The next time you’re sitting at the table of a nice restaurant, giddy with excitement when the waiter brings you your food, stop yourself before you whip out your phone and take a moment to think. Does the world really need to see another photo of avocado toast?
The reality is, no one cares what you eat.
You may think that the 226 likes you got on the last Instagram post you hashtagged with “food” tell a different story, but you’d be wrong. No one cares.
Social media has developed a strange sense of responsibility in some of us, especially millennials, to show the world what we’re eating all the time. But before your phone could take such high quality pictures, did you ever ring your friends when you sat down to eat to let them know what was on your plate? Of course you didn’t.
That’s because no one is closely monitoring all of your meals to make sure you’re eating all the right things. And aren’t you glad of that? Maybe that kale quinoa salad with blueberry-acai dressing looks impressive, but it also creates a specific image that you want to share with the world. After all, there’s a reason you’re not Instagramming that bowl of ice cream that you’re guiltily snacking on at midnight (unless, of course, it’s #vegan #glutenfree and you can just #latergram it).
How do your friends and followers even know the food was any good? Did you even eat it? We never get to see your empty plate afterward.
Even if a cook has put a lot of effort into food presentation, the best compliment you can give is by eating it all up. Maybe you should be sharing photos of your meal once it’s done instead, when all you have left to show for it is your squeaky clean plate. That couple that just sat down at the table next to you aren’t going to see that Snapchat story of your cacio e pepe, but they might ask the waiter to bring them whatever you had if you can’t stop raving about how good it was.
If you really can’t kick the habit of letting the world know that you’re sitting down to a meal, here are some suggestions for what you could be taking pictures of instead to give your photo album a bit of diversity:
- The restaurant’s décor: Restaurants aren’t just about the food – they also provide customer experiences that are more memorable than simply eating at home. So instead of worrying about snapping the perfect photo before your food gets cold, use your waiting time to find something notable about your surroundings to photograph instead.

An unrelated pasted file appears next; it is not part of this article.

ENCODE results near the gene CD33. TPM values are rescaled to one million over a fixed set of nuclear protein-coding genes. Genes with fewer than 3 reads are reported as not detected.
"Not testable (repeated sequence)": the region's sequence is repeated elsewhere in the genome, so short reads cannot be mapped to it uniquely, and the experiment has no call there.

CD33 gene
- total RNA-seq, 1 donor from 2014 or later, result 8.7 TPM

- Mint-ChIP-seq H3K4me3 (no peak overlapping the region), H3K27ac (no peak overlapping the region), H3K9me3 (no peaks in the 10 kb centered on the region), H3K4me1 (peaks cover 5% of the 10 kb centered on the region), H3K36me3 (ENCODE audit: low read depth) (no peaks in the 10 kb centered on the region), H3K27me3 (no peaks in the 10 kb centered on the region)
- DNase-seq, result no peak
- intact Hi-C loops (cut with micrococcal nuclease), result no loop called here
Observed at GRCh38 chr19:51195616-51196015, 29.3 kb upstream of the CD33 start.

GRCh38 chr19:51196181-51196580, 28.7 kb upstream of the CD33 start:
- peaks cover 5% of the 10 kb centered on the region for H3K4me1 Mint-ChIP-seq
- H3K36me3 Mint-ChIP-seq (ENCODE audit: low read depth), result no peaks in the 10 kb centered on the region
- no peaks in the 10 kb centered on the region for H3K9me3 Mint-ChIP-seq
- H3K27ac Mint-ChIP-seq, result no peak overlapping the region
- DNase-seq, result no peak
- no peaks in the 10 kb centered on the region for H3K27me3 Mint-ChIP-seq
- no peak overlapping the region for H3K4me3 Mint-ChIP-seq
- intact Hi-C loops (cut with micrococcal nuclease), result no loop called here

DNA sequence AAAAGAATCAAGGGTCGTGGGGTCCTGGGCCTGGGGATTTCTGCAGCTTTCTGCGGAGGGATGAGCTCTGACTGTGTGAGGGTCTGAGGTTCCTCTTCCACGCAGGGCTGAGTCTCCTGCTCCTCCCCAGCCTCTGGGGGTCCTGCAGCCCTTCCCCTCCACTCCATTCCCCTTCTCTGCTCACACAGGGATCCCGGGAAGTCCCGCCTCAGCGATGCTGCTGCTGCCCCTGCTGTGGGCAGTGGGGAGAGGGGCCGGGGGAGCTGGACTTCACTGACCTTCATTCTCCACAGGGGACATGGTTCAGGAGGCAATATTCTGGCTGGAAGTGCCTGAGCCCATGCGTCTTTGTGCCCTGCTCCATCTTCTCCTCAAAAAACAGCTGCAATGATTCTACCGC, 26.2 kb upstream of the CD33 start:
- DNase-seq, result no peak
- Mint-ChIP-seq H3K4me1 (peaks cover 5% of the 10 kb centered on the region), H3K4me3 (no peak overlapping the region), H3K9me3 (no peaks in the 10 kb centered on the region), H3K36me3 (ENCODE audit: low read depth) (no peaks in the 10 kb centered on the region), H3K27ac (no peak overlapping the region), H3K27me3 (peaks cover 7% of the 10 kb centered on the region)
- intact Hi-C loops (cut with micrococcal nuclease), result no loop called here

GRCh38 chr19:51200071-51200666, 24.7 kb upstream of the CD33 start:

- Your dining companion enjoying their food: Seeing another photo of a plate of food from above is boring. Instead, wait for the ideal moment to snap your friend slurping up a piece of spaghetti. If your argument for food photos is that it helps to promote the restaurant, you can still tag your friend as being there, but you get a much more entertaining photo of your experience.
- Your view: If you’re going to all of these fancy restaurants, some of them must have a great view of a mountain or ocean from their patios. Take a picture of the nature that your food came from.
- Your pile of dirty dishes: Sure, you may get to eat a beautiful plate of homemade ravioli stuffed with mushrooms and served with a goat cheese and honey sauce. But show us a picture of all the dishes you needed to make your exquisite meal, or your stovetop covered in spills after you let the oil get too hot.
- Your guests: Did you really make that four-course meal all for yourself? While we all need to indulge ourselves sometimes, chances are you have company at your table when you make a big spread at home. Instead of chronicling every plate you serve yourself, show how much your guests are enjoying themselves around your food.
Don’t fool yourself into thinking that all those likes on your food photos mean anything. You could add #cleaneating to a photo of a deep-fried Mars bar and get similar results. So don’t worry about getting that perfect shot of your pumpkin spice latte and zucchini chocolate cake in just the right lighting with just the right filters – no one cares. Just enjoy your meal and your company. You don’t need a food photo to remind you of your happy experiences.